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Source: David Hume, Essays Moral, Political, Literary, edited and with a Foreword, Notes, and Glossary by Eugene F. Miller, with an appendix of variant readings from the 1889 edition by T.H. Green and T.H. Grose, revised edition (Indianapolis: Liberty Fund 1987).
David Hume’s greatness was recognized in his own time, as it is today, but the writings that made Hume famous are not, by and large, the same ones that support his reputation now. Leaving aside his Enquiries,1 which were widely read then as now, Hume is known today chiefly through his Treatise of Human Nature2 and his Dialogues Concerning Natural Religion.3 The Treatise was scarcely read at all during Hume’s lifetime, however, and the Dialogues was not published until after his death. Conversely, most readers today pay little attention to Hume’s various books of essays and to his History of England,4 but these are the works that were read avidly by his contemporaries. If one is to get a balanced view of Hume’s thought, it is necessary to study both groups of writings. If we should neglect the essays or the History, then our view of Hume’s aims and achievements is likely to be as incomplete as that of his contemporaries who failed to read the Treatise or the Dialogues.
The preparation and revision of his essays occupied Hume throughout his adult life. In his late twenties, after completing three books of the Treatise, Hume began to publish essays on moral and political themes. His Essays, Moral and Political was brought out late in 1741 by Alexander Kincaid, Edinburgh’s leading publisher.5 A second volume of essays appeared under the same title early in 1742,6 and later that year, a “Second Edition, Corrected” of the first volume was issued. In 1748, three additional essays appeared in a small volume published in Edinburgh and London.7 That volume is noteworthy as the first of Hume’s works to bear his name and also as the beginning of his association with Andrew Millar as his chief London publisher. These three essays were incorporated into the “Third Edition, Corrected” of Essays, Moral and Political, which Millar and Kincaid published in the same year. In 1752, Hume issued a large number of new essays under the title Political Discourses, a work so successful that a second edition was published before the year was out, and a third in 1754.8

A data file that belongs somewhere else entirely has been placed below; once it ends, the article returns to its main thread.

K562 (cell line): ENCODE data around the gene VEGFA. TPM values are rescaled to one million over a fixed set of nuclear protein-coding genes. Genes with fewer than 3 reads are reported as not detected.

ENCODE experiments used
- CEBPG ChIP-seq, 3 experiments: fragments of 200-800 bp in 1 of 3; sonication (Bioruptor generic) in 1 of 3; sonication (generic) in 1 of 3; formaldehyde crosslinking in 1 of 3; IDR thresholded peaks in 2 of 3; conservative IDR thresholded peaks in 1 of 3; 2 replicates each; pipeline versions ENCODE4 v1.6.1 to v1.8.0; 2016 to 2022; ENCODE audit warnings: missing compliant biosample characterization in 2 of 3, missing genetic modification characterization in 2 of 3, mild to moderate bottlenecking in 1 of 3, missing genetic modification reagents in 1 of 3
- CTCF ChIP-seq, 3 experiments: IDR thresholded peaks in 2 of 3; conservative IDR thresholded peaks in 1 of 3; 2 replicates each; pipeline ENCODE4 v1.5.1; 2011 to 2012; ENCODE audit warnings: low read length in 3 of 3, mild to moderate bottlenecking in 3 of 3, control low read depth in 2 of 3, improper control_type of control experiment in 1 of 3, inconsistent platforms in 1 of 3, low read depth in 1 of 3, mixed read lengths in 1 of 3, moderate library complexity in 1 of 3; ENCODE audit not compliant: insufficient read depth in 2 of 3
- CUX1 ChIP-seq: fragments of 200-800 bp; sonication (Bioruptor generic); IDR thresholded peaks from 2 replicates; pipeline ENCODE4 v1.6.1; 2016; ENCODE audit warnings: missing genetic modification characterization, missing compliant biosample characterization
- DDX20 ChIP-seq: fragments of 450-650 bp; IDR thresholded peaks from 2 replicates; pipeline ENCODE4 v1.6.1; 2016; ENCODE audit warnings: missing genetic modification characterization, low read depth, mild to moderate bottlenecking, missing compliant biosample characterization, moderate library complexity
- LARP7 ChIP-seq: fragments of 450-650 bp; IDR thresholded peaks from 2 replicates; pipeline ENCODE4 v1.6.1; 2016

Early in the 1750s, Hume drew together his various essays, along with other of his writings, in a collection entitled Essays and Treatises on Several Subjects. Volume 1 (1753) of this collection contains the Essays, Moral and Political and Volume 4 (1753–54) contains the Political Discourses. The two Enquiries are reprinted in Volumes 2 and 3. Hume retained the title Essays and Treatises on Several Subjects for subsequent editions of his collected works, but he varied the format and contents somewhat. A new, one-volume edition appeared under this title in 1758, and other four-volume editions in 1760 and 1770. Two-volume editions appeared in 1764, 1767, 1768, 1772, and 1777. The 1758 edition, for the first time, grouped the essays under the heading “Essays, Moral, Political, and Literary” and divided them into Parts I and II. Several new essays, as well as other writings, were added to this collection along the way.9
As we see, the essays were by no means of casual interest to Hume. He worked on them continually from about 1740 until his death, in 1776. There are thirty-nine essays in the posthumous, 1777, edition of Essays, Moral, Political, and Literary (Volume 1 of Essays and Treatises on Several Subjects). Nineteen of these date back to the two original volumes of Essays, Moral and Political (1741–42). By 1777, these essays from the original volumes would have gone through eleven editions. Twenty essays were added along the way, eight were deleted, and two would await posthumous publication. Hume’s practice throughout his life was to supervise carefully the publication of his writings and to correct them for new editions. Though gravely ill in 1776, Hume made arrangements for the posthumous publication of his manuscripts, including the suppressed essays “Of Suicide” and “Of the Immortality of the Soul,” and he prepared for his publisher, William Strahan, the corrections for new editions of both his History of England and his Essays and Treatises on Several Subjects. When Adam Smith visited Hume on August 8, 1776, a little more than two weeks before the philosopher’s death on August 25, he found Hume still at work on corrections to the Essays and Treatises. Hume had earlier been reading Lucian’s Dialogues of the Dead, and he speculated in jocular fashion with Smith on excuses that he might give to Charon for not entering his boat. One possibility was to say to him: “Good Charon, I have been correcting my works for a new edition. Allow me a little time, that I may see how the Public receives the alterations.”10